Katari group photo at the cemetery, Manzanar National Historic Site, Nov. 3, 2019. (Photo by Gann Matsuda and Vicky Perez/Manzanar Committee)

On Oct. 18, the Manzanar Committee announced that their annual Katari: Keeping Japanese American Stories Alive program for college students, a partnership with the National Park Service staff at Manzanar National Historic Site, will return to a live, in-perso

n program in November, conditions permitting, after being forced to switch to an online version of the program the last two years due to the COVID-19 pandemic.

Katari, which means “to tell stories” in Japanese, is a two-day, intensive, experiential, place-based learning experience about the unjust incarceration of over 120,000 Japanese and Japanese Americans during World War II, held at the Manzanar National Historic Site.

Katari seeks to bridge the generation gap that has made it much more difficult for young Japanese Americans to teach others about this history. Due to the shifting dynamics and demographics within the Japanese American community, including a growing recent immigrant population from Japan, and the younger generations, a large group of Japanese Americans are either two or three generations removed from the experiences of those who were forced to endure America’s concentration camps, or they have no connection to this history at all. As such, an increasing and alarming number of young people lack the knowledge and experience to be able to keep the stories of Japanese American incarcerees alive.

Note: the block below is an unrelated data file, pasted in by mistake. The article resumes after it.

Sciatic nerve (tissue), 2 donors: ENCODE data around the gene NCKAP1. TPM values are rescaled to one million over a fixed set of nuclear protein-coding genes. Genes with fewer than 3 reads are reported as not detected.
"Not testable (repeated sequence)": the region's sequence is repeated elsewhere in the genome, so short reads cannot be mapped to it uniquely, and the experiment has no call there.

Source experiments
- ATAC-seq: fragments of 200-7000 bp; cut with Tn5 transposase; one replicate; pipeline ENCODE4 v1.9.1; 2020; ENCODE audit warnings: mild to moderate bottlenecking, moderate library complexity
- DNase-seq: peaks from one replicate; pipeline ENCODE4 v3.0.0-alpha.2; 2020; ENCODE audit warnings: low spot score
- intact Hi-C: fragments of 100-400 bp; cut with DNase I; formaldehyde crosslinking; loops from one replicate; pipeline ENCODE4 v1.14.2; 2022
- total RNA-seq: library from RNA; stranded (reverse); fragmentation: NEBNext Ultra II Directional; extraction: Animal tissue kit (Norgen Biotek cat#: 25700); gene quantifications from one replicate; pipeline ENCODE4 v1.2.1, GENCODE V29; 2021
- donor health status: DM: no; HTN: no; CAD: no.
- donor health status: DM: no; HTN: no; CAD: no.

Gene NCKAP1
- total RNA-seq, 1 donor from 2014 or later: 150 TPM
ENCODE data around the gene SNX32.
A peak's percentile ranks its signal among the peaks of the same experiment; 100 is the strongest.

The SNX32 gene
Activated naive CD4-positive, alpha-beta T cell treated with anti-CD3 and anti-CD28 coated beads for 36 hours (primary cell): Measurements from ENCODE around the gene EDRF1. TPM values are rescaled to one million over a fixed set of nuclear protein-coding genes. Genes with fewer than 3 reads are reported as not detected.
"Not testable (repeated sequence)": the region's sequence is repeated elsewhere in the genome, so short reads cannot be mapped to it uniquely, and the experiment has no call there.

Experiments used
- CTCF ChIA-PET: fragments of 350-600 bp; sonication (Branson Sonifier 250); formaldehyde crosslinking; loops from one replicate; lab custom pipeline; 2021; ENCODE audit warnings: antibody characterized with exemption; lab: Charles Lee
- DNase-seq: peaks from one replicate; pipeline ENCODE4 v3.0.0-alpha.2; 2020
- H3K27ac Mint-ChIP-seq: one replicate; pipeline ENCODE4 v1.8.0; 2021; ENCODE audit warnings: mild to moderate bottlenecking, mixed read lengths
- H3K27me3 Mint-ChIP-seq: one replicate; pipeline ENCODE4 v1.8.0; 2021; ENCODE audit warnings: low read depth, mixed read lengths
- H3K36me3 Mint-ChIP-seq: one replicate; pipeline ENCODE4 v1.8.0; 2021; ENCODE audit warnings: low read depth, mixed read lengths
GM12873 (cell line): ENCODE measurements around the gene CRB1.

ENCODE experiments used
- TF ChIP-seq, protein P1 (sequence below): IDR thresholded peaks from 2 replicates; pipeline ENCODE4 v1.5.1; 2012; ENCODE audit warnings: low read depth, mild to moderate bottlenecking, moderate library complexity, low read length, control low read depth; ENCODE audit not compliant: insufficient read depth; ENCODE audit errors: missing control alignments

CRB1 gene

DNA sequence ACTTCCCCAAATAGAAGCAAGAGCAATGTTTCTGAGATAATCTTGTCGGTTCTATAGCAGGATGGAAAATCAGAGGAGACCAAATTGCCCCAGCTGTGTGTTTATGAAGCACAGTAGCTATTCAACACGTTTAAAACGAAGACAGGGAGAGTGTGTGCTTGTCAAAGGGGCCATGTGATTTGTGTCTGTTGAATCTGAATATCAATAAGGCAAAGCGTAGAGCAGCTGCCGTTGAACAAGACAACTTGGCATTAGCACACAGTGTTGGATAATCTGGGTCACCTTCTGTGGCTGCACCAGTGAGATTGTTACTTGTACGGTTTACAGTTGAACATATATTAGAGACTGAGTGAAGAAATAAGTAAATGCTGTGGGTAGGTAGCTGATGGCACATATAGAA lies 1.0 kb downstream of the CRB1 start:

“Although we were able to pull off very effective Katari programs via Zoom videoconferencing the last two years, our students missed out on being at Manzanar, one of the sites where that history took place,” said Gann Matsuda of the Manzanar Committee. “When you combine the history, first-hand stories from former incarcerees, oral histories, and other educational material, with being at Manzanar — the educational impact on our students has been tremendous. We are looking forward to providing the full Katari experience to this year’s students.

“We are also very pleased that, as they have for five years now, students from the Nikkei Student Unions at six Southern California colleges will be participating.”

Student participants will come from California Polytechnic University, Pomona, CSU Fullerton, CSU Long Beach, UCLA, UC Riverside, and UC San Diego.

“Being able to hear the stories of those incarcerated immediately resonated with me,” said Kaylee Takata, a member of the Cal Poly Pomona Nikkei Student Union. ”The mental challenges they had to go through, and the living situations they had to endure, are things that America is too ashamed to recognize openly.”

“[The 2021-22] Katari program reinvigorated me to try harder to inform others about the Japanese American incarceration camps and their historical significance,” said Hale Chiba of the UC Riverside Nikkei Student Union. “At the end of the program especially, the discussion we had about the connection between the struggles of Japanese Americans and Black Americans made me realize the responsibility that we carry.”

The 2022-23 Katari program is funded, in part, by the George and Sakaye Aratani CARE Grant from the UCLA Asian American Studies Center. For more information, go to https://manzanarcommittee.org/katari, email katari@manzanarcommittee.org, or call (323) 662-5102.

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